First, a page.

Hugo Alfven Gets His Drink On

Hugo Alfven. The Three Swedish Rhapsodies, En Skargardssagen, Suite from Bergakungen. Royal Stockholm Philharmonic Orchestra conducted by Neeme Jarvi. Musical Heritage Society, 1998

These pieces by Swedish composer Hugo Alfven teeter drunkenly at the intersection of “program music” — meaning they attempt to depict some vision in the composer’s head via music, in this case that of rural Swedish life — and a movement that aims to “render life ‘just as it is’,” as described by Alex Ross in his book about 20th century music “The Rest is Noise.” Continue reading

Asides: Wherein I Attempt to Find Every Stormy Classical Piece Written But Am Defeated

I am waiting for Irene. Hurricane Irene, that is. She’s ruined my plans not only for this weekend but the next with her poor timing, so I’m feeling a little ornery. It’s seven hours past when the mayor shut down the NYC subway, and she’s only just sent a real tendril of rain my way. I’ve been hunting classical music to match my mood in the meantime. Continue reading

Albinoni: Think You Don’t Know Him? Two Words: Flash. Dance.

Albinoni & Vivaldi Wind Concerti. The King’s Consort. Director Robert King, Solo Oboe Paul Goodwin. Musical Heritage Society.
Tomaso Albinoni. Six Concerti, Op. 9. Musical Heritage Society.

Tomaso Albinoni is one of these pre-Bach guys that my 20th-century-music-loving self has been sort of dreading having to endure. But while these CDs are not among the 10 I would choose to take with me on an involuntary island trip of indefinite duration, there’s a great mystery here — and some good, soul-salving music, too. Continue reading

Kalevi Aho: Quintet for Bassoon and String Quartet

Kalevi Aho: Quintet for Bassoon and String Quartet; Quintet for Alto Saxophone, Bassoon, Viola, Cello and Double Bass. Sinfonia Lahti Chamber Ensemble. Grammofon AB BIS, 1996 and 1997.

I deduce from the copyright date, 1998, on this CD that my father purchased it well after I had begun to play the bassoon. After I had quit, for that matter. I wonder if he might not have acquired it had I not brought the ungainly instrument into his household, but who knows. I was not home much after 1991, when I graduated high school, and I do not recall ever having heard these pieces. They are difficult to like. Continue reading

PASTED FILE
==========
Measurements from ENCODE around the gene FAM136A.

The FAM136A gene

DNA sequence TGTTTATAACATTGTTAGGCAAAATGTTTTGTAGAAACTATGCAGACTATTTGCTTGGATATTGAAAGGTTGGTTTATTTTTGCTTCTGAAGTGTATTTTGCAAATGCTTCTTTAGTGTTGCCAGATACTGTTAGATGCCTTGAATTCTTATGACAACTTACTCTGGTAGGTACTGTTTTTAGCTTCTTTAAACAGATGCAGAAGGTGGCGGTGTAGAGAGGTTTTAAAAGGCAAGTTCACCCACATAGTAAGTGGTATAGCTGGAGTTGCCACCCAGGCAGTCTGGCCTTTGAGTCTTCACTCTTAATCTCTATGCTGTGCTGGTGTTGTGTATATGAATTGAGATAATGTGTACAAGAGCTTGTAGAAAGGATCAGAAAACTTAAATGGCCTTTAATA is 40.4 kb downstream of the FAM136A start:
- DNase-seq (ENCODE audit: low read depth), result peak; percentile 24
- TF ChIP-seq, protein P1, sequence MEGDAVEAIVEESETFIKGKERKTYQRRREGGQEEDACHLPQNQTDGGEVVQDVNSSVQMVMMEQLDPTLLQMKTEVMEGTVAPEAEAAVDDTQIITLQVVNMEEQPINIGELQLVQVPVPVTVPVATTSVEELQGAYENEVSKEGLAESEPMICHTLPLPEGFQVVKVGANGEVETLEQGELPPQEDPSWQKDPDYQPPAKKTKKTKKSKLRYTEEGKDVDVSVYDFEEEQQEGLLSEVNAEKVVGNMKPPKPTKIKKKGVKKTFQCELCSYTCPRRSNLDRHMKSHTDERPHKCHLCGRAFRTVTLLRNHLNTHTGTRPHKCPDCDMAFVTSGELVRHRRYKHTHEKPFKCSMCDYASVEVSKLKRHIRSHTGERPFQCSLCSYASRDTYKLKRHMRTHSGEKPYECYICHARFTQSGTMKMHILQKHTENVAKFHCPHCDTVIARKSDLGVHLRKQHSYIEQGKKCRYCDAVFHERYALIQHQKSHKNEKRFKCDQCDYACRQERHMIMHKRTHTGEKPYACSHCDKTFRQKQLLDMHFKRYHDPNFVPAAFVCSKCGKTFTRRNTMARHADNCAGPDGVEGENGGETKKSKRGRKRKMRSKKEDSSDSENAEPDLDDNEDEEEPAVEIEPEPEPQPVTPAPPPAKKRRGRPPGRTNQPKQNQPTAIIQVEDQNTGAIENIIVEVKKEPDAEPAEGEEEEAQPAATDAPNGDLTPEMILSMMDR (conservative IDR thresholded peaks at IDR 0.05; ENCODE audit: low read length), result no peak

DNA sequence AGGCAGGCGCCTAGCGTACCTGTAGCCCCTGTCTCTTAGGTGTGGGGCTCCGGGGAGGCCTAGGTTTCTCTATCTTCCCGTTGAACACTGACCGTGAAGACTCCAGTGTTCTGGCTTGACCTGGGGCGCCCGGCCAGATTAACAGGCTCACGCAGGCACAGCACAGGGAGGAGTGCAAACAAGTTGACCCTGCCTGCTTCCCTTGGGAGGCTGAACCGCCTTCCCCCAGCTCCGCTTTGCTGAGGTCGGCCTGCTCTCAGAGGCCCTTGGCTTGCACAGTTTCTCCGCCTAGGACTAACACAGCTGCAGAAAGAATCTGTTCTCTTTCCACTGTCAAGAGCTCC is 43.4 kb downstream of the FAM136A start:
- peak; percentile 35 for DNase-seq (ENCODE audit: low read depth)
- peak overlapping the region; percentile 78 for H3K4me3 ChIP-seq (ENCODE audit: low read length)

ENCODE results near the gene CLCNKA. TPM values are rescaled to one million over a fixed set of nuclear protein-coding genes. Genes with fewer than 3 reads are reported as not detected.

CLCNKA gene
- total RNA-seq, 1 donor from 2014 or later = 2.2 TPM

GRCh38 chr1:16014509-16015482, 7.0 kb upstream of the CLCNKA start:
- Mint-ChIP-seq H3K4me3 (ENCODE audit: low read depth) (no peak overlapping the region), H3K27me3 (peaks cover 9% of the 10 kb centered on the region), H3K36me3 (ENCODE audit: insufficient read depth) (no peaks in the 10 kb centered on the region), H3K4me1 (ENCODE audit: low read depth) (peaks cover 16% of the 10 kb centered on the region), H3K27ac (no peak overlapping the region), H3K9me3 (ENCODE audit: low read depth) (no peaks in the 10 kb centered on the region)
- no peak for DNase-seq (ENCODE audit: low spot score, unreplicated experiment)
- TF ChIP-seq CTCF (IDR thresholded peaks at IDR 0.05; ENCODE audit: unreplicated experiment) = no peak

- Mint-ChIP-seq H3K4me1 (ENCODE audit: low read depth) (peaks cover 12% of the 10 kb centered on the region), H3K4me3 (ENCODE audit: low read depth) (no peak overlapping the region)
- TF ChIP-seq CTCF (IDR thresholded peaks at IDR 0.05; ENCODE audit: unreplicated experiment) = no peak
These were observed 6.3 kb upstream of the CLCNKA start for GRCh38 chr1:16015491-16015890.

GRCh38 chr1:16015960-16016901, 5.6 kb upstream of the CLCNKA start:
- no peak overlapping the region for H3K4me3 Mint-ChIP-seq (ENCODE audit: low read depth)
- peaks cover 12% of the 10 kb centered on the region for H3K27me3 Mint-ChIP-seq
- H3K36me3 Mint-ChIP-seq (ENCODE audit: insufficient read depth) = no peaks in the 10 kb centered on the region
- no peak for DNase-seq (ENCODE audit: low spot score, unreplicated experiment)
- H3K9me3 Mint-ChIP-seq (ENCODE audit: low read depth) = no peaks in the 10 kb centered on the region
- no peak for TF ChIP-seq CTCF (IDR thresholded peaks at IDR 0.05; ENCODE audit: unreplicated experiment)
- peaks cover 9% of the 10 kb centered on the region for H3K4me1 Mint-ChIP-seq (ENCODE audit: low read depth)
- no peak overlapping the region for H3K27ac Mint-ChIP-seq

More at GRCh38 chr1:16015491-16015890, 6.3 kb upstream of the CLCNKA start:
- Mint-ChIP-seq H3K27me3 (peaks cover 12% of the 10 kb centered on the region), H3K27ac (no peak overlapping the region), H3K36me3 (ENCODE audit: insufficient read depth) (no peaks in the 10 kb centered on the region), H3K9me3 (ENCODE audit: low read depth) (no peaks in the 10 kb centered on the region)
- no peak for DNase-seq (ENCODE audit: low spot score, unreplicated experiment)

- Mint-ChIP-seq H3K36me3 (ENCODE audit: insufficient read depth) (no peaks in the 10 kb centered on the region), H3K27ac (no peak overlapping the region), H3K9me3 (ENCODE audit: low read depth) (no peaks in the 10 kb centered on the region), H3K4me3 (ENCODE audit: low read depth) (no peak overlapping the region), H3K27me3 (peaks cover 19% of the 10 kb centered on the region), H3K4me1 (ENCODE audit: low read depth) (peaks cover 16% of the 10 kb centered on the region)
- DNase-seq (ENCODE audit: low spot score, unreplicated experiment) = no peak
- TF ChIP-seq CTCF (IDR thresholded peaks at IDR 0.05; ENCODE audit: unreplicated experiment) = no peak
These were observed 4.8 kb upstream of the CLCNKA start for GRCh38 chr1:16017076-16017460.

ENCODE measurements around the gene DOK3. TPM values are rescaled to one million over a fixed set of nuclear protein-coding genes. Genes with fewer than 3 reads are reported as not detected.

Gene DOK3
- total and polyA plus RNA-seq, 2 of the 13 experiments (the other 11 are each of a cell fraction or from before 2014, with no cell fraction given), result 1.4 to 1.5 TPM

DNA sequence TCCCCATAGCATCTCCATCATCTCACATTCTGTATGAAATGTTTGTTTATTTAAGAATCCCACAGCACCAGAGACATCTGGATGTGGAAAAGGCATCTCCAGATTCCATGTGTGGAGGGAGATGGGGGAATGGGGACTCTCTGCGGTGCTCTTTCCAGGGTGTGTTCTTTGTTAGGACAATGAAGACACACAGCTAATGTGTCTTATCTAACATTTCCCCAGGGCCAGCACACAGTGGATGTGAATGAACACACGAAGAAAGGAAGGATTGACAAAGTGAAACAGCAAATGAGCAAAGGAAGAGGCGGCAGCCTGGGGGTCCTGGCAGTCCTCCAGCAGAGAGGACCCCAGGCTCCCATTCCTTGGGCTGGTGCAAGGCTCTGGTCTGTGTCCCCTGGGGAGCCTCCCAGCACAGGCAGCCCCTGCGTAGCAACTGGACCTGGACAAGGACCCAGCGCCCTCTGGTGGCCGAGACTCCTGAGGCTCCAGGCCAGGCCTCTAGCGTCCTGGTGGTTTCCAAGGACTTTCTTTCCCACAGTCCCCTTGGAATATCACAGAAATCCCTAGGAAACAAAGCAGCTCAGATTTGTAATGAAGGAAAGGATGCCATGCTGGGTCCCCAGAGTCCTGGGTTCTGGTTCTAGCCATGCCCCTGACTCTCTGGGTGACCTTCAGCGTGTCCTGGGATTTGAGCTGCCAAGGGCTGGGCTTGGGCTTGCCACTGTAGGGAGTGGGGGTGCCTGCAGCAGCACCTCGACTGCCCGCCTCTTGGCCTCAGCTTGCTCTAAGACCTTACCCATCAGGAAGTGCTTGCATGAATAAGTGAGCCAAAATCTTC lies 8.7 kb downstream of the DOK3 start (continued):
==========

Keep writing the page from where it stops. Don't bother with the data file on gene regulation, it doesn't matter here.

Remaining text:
Richard Addinsell’s Warsaw Concerto, DMX, Al Capone, and My Grandma

Addinsell, Richard. Music of Richard Addinsell including Warsaw Concerto. Royal Ballet Sinfonia, Kenneth Alwyn. Martin Jones Piano. White Line MOR Classics, 1996.

I was like, “Who?” when I stuck this CD in. But only until about five seconds into “Warsaw Concerto,” at which point I was like, “Oh.” The opening notes to this  [Warsaw opening] are so familiar, I felt like Darth Vader in Star Wars Episode IV when he looks confused – and he does look remarkably confused for  someone wearing a helmet on his head, doesn’t he? — and says, “I sense something…a presence I haven’t felt since…” Continue reading

John Adams: Light over Water

John Adams: Shaker Loops. Light Over Water. New Albion Records, 1987.

I am listening to this on the train on the way home from work, and the buzz of my surroundings is obscuring some of the quieter bits. I have with me the liner notes, which are almost completely unforthcoming, have just scanned them, so I suppose I have in the back of my head…light. But it doesn’t feel like it’s over water to me. This is what this “orchestral music cloaked in electronic garb,” as composer Ingram Marshall puts it, does feel like: Continue reading

John Adams: Gnarly Buttons

John Adams. Gnarly Buttons (London Sinfonietta, John Adams conductor and Michael Collins clarinet) and John’s Book of Alleged Danges (Kronos Quartet). Nonesuch Records, 1998.

I am starting with John Adams. In one way, this is a terrible place to start, since Adams is complicated, modern music, with permutations and a knowledge of musical history well beyond my amateurish abilities. Otherwise, it is perfect. Continue reading